Our PreThanksgiving Feast has taken place. We
had just about 150 people, a delicious and varied vegan spread, and a good time
all around. Thanks go to Jean Groshek, Mary Brennan, Jean Horvath, Josephine,
Cindy Juds, Barbara and Stan Weiss, Nancy Steinhage, Kathleen Mohr, Wanda Embar,
Gary Sapiro, Judy Strampe, Dustin Paluch, and Mary Beth Koenigs, and extra
especially to !Jody Johnson!
We did make money, enough to fund us for the
coming year, though a bit less than might have been hoped due to the fact that
nearly everyone preferred to bring a dish to pass and therefore pay $5 per
person instead of $10. Perhaps next year the fee structure should be $6
and $10 instead – if we had done that this year, it would have brought in an
extra $130 with probably no extra hardship for anyone. What do people think?
Another interesting note came from the comment
cards. Three different people wrote that they wished we would hold more south
side events, since driving to the Riverwest potlucks is out of their bounds but
they would like to join us more often. Do people think we should try to do
things in Bay View and South Milwaukee and other such places more often? Where?
Would that be as well as our regular potlucks or instead? What do people think?
Give us your feedback on these issues (and
anything else) by calling me (Louise) at (414) 962-2703 or Jody at (414)
In any case, now that winter is upon us, it’s time to start
thinking of spring, and the Great American Meat-Out on the first day thereof.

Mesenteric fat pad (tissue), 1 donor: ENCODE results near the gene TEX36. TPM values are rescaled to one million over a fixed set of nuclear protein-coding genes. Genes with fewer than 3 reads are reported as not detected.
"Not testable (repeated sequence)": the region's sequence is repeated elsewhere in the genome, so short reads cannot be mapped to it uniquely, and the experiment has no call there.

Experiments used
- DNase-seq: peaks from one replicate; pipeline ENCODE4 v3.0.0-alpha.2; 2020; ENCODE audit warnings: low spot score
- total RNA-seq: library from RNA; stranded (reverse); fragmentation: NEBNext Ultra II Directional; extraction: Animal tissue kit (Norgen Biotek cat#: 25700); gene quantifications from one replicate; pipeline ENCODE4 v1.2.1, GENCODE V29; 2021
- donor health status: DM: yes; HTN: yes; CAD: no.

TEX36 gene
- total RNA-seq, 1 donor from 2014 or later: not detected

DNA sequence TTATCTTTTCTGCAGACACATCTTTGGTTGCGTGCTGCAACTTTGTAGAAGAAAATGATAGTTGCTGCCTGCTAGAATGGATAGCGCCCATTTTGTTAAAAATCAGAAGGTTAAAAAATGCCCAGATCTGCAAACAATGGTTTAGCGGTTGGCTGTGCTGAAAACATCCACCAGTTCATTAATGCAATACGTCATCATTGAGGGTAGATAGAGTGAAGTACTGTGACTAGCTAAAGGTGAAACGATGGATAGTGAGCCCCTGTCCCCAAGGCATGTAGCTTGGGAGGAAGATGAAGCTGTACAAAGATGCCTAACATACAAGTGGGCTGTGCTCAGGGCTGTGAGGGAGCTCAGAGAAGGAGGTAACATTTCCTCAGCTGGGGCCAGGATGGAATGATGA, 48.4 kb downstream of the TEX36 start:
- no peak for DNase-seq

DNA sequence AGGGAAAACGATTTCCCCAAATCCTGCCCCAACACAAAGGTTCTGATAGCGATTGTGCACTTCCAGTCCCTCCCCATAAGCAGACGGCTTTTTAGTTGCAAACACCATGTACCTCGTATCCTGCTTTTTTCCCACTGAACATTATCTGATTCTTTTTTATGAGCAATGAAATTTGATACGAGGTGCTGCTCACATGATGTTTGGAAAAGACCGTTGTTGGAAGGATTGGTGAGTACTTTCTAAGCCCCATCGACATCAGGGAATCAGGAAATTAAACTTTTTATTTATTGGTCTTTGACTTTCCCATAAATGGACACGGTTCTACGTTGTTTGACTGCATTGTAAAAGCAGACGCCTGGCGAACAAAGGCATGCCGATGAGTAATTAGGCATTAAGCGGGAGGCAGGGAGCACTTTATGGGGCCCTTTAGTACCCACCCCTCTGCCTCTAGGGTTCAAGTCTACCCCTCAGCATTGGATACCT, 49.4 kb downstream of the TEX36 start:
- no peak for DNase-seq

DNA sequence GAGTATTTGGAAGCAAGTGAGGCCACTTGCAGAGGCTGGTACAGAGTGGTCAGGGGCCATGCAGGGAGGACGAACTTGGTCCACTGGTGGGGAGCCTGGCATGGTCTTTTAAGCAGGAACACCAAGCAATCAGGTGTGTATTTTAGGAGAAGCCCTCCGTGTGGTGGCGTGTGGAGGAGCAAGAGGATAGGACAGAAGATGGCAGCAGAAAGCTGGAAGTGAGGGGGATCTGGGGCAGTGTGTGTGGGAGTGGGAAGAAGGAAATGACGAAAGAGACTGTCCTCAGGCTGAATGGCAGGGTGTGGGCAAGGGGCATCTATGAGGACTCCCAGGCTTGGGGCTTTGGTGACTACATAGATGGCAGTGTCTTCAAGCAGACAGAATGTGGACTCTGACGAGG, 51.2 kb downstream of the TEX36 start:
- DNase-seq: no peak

Come to the potlucks and/or call us with your ideas about that.
Sunday, Dec. 4, 5 PM, regular potluck
at the Friends’ Meeting House, 3224 N. Gordon Pl. in Riverwest (from Humboldt
Blvd. go east on Auer a few short blocks to the parking lot.). A McDougall video will be shown.
Subsequent regular potlucks will be on Jan. 8, Feb. 2, and
Other veg-friendly potlucks
The next macrobiotic potluck will be at
Allen Owen’s place, 5310 W. Loomis Rd. in Greendale, on Sunday, Dec. 18 at 5:30
PM. Phone (414) 421-1725.
The Urban Ecology Center is advertising a vegetarian
potluck on Thursday, Dec. 15, at 6:30 PM. Their address is 1500 E. Park Pl. just
west of N. Oakland Ave. on the east side; phone (414) 964-8505.
QUOTE OF THE MONTH
“There is No Mad Tofu Disease.”
-- new bumper sticker from the Syracuse Cultural Workers “Tools
for Change” catalog
There were a couple of big stories this month
in the Bad Animal Food News department. One of them involved various
maneuverings around beef. A Japanese panel (heavily pressured by the U.S) ruled
U.S. beef safe to import again, even as the Bush administration is looking to